For Immediate Release
Alan Barber, (202) 293-5380 x115
New Report Demonstrates That in Times of High Employment and Lost GDP, Deficits Not a Burden
Recession led to tremendous loss of output; Fed can buy and hold debt to spur recover.
WASHINGTON - While the official recession has ended, the U.S. economy is still
facing near double-digit unemployment and there are few signs of an
imminent recovery. The Center for Economic and Policy Research (CEPR)
has created a Recession Waste Calculator to illustrate just how much output has been lost to the downturn. A separate report
from CEPR, points out that this loss is unnecessary and that there are
essentially pain-free policy routes to restore the economy to normal
levels of output.
The report, "Feel No Pain: Why a deficit In Times of High Unemployment is Not a Burden," demonstrates the need to address the current unemployment crisis even at the risk of carrying large deficits.
"Unfortunately, current policy debates are focused on the budget
deficit and national debt," said Dean Baker, author of the issue brief
and a co- director at CEPR. "However, in times of severe joblessness
and low consumption, deficit spending is the best means to spur job
The report details the implosion of the $8 trillion housing bubble and
an additional $6 trillion decline in stock wealth that led to a drop in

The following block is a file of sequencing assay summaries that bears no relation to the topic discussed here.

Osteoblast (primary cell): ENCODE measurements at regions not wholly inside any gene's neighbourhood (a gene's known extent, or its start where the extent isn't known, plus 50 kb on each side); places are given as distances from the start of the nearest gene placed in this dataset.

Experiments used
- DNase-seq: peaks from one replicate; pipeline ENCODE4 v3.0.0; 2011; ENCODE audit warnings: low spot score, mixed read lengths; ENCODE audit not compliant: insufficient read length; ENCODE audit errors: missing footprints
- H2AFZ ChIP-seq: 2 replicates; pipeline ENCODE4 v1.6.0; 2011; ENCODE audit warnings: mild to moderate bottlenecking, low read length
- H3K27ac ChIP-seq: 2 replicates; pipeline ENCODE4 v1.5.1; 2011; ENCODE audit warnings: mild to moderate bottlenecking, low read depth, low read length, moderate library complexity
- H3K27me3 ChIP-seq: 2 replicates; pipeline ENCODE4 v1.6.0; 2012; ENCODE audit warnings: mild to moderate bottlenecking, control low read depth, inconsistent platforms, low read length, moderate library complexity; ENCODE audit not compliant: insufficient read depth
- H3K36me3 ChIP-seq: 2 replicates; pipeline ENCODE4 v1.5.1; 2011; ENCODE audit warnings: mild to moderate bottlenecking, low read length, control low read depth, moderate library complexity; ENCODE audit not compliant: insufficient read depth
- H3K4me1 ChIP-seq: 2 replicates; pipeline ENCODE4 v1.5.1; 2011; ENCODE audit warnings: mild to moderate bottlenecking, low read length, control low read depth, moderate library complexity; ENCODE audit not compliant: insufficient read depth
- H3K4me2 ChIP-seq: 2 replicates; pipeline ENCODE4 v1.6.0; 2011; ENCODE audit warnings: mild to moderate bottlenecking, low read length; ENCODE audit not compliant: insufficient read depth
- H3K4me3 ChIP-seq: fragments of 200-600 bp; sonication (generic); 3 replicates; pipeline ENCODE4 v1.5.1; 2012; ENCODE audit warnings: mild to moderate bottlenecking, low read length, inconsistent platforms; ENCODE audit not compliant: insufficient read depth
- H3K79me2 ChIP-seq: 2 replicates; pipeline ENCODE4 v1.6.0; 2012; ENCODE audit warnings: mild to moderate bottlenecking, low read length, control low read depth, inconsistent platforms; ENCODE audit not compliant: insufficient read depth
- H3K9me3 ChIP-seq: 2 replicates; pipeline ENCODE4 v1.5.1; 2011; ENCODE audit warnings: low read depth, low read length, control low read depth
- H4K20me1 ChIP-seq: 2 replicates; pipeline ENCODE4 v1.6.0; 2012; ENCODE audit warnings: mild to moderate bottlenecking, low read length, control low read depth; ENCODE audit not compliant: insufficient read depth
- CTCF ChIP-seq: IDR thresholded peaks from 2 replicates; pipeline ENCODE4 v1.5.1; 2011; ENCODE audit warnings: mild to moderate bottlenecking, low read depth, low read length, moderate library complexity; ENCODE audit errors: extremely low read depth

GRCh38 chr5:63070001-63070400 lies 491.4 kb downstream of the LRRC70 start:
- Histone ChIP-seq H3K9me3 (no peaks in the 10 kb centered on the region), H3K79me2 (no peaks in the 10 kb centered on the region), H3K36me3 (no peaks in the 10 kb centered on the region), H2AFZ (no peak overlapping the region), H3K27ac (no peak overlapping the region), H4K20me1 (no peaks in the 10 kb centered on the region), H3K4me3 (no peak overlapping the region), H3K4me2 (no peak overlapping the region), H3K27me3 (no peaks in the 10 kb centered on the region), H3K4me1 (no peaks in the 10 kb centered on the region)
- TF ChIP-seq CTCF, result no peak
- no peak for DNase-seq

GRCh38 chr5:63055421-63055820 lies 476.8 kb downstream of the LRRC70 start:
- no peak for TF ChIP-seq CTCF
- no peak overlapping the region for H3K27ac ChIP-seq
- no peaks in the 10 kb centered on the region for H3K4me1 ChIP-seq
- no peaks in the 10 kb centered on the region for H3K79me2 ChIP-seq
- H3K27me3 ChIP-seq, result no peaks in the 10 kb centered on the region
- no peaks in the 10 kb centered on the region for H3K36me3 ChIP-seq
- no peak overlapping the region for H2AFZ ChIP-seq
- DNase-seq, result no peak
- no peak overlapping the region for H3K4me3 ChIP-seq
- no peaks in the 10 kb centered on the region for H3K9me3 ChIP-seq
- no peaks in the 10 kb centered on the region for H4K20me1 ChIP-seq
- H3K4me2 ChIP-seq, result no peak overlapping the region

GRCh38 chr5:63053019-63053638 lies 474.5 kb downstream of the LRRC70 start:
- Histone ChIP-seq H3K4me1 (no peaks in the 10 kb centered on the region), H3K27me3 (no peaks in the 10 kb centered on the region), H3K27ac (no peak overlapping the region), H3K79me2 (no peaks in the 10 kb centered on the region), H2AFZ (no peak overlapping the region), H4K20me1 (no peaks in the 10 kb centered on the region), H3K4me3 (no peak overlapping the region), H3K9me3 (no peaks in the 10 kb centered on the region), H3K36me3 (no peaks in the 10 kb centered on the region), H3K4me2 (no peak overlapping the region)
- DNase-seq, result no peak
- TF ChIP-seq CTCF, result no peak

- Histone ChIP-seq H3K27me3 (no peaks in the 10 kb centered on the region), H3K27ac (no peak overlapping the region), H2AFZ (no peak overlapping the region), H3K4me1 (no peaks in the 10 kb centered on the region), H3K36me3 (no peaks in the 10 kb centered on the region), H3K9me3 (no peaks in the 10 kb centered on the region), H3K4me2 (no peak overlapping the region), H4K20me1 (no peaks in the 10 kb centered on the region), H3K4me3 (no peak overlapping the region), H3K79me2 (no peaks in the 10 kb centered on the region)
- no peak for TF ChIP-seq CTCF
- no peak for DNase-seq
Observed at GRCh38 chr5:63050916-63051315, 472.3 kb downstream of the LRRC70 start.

construction and consumption spending on the order of $1,200 billion.
The Recession Waste Calculator creatively puts into common terms the goods and services we have lost as a result.
The report notes that the drop in interest rates and the stimulus
package have been helpful in raising demand. Unfortunately, the
beneficial effect from these measures has not been large enough to
offset the loss of demand caused by the collapse of the housing bubble.
Restoring the economy to normal levels of output will require increased
government spending on services, investment in infrastructure or
research and development, and/or additional tax cuts to boost private
The paper emphasizes that this stimulus need not create any future
interest burden since the Federal Reserve can simply buy and hold the
additional debt rather than borrowing from the public.
Baker pointed out, "This has been done before, and the Fed has at its
disposal all of the tools necessary to dampen the risks of inflation
while addressing the need to stimulate demand."
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